Whey protein concentrate (WPC) is prepared in a special manner to preserve native forms of the cysteine-rich proteins in whey (serum albumin, lactoferrin, and α-lactalbumin) and functions as a GSH precursor in cells. We have shown previously that WPC supplementation increases antioxidant activity in human peripheral blood mononuclear cells and rats treated with high doses of alcohol14,15. Besides, we have demonstrated that WPC supplementation selectively depletes tumor GSH levels in 7,12-dimethylbenz[a]anthracene (DMBA)-induced mammary tumors in rats16. In addition, prior studies have reported that WPC ingestion promotes activation of the mTOR pathway17, and it was demonstrated that this supplement exerts its antioxidant effects through an Nrf2-dependent mechanism in endothelial cells18. Therefore, in the present work, we aimed to determine whether WPC can influence the susceptibility to mTOR inhibitors using MDA-MB-231 TNBC cells, a cell line that has been reported to be resistant19,20. These results might provide insight into the critical pathways that are involved in resistance to mTOR inhibition in TNBC, and could identify biomarkers of for the responsiveness to such inhibitors.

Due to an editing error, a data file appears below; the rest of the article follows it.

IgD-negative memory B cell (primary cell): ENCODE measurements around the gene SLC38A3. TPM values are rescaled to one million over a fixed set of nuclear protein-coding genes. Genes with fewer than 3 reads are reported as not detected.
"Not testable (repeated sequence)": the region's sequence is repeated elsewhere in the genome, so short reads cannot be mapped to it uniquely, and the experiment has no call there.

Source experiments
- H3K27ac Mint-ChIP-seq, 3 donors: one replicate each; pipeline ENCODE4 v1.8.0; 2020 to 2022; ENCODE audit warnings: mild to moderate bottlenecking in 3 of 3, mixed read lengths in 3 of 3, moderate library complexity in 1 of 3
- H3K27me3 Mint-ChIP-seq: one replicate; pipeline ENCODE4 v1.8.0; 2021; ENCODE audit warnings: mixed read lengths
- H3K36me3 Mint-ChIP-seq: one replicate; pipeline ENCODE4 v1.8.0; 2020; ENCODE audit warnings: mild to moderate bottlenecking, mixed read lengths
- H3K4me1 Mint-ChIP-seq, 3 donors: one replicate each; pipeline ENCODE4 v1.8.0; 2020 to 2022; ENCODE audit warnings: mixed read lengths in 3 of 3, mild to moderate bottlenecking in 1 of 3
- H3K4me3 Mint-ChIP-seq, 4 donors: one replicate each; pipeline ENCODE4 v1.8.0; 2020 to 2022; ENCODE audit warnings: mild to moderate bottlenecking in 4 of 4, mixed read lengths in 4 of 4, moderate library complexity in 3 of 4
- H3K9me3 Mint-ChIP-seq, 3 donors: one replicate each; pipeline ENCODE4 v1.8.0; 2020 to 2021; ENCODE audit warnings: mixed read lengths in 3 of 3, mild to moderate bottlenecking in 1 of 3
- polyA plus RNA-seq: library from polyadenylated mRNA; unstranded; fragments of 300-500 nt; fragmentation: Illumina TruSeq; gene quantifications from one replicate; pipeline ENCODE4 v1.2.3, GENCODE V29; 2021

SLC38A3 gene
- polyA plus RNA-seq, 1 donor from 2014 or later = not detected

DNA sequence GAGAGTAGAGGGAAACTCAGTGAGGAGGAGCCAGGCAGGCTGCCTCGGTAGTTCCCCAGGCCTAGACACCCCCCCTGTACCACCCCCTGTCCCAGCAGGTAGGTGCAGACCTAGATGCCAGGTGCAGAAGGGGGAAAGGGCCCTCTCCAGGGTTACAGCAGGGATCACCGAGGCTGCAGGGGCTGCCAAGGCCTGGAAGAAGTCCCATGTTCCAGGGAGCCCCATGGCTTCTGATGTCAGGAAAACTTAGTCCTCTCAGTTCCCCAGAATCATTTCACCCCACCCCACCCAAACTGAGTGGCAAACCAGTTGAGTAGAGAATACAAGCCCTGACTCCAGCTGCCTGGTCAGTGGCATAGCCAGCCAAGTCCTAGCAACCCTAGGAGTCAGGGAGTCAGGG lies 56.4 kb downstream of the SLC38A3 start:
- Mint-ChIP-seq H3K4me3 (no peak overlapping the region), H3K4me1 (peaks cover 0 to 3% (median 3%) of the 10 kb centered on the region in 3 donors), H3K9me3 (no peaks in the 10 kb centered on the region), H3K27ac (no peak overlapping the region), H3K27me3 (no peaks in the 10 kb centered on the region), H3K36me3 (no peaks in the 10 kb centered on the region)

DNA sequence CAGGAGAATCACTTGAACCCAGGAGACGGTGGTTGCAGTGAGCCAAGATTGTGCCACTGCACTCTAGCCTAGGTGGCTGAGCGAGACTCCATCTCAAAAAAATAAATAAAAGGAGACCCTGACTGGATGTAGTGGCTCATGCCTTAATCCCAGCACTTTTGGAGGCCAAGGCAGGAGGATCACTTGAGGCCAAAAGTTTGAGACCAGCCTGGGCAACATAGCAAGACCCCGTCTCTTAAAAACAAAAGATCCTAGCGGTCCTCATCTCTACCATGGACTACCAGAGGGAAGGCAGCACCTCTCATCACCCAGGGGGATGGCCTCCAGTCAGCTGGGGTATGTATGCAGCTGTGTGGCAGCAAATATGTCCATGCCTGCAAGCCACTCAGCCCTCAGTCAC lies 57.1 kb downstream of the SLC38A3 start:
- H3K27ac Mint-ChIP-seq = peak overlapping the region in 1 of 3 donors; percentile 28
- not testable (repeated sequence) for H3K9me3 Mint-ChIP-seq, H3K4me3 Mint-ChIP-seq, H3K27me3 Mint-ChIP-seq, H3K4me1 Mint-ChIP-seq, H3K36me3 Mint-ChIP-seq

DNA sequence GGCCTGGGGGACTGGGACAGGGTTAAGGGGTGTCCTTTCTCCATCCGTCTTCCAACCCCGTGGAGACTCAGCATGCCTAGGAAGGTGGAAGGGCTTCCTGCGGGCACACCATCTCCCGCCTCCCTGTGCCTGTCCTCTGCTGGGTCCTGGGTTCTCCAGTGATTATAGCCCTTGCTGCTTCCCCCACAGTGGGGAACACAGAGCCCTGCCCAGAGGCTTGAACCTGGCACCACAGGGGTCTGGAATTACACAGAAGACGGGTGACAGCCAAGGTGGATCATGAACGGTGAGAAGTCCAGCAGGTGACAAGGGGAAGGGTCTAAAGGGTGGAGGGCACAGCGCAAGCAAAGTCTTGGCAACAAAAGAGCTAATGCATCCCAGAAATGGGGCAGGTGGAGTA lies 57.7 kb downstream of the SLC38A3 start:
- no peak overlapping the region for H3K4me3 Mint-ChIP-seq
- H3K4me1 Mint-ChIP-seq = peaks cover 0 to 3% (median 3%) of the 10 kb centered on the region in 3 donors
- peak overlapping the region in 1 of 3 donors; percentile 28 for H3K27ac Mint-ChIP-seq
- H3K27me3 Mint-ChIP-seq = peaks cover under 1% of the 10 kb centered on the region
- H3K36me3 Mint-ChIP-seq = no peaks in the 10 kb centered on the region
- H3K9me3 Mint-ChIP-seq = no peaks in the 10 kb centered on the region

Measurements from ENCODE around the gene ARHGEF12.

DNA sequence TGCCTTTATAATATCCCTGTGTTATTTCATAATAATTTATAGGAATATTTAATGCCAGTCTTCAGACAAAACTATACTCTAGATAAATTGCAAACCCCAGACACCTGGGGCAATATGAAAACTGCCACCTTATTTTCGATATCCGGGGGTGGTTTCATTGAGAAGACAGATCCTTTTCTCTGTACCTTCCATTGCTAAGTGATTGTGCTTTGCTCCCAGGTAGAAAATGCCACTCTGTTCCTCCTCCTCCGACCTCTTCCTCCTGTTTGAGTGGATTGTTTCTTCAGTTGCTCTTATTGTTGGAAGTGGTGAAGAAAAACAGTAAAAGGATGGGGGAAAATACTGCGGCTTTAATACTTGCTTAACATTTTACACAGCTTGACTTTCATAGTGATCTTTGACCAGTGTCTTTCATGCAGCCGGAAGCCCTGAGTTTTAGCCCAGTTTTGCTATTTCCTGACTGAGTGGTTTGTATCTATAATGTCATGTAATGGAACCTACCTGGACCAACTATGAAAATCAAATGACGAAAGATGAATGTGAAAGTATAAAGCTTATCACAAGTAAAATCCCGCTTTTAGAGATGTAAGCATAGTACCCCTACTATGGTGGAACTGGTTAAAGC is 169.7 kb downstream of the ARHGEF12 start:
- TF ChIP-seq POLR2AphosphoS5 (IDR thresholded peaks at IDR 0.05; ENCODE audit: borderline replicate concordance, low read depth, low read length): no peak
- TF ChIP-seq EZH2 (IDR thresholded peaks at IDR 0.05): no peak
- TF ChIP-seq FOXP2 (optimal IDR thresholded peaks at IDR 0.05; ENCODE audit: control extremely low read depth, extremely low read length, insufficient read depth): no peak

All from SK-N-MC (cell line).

Determination of cellular redox status

Increased GSH (Fig. 1a) and ROS (Fig. 1b,c) levels were noted in advanced breast cancer cell lines, including MDA-MB-231 and MDA-MB-468, compared to those in MCF-10A non-tumorigenic breast epithelial cells. Since GSH is a key cellular antioxidant, these results indicated that cancer cells have higher tolerance to ROS.

Figure 1
Figure 1

Redox status of various cell lines. (a) Glutathione (GSH) levels in non-tumorigenic MCF-10A cells and advanced breast cancer cell lines including MDA-MB-463 and MDA-MB-231 cells. (b) Representative flow cytometry histograms showing cellular reactive oxygen species (ROS) content and (c) a bar graph indicating fold-change relative to MCF-10A. Data represent the means ± SD from three experiments. *P < 0.05.

WPC sensitizes MDA-MB-231 cells to rapamycin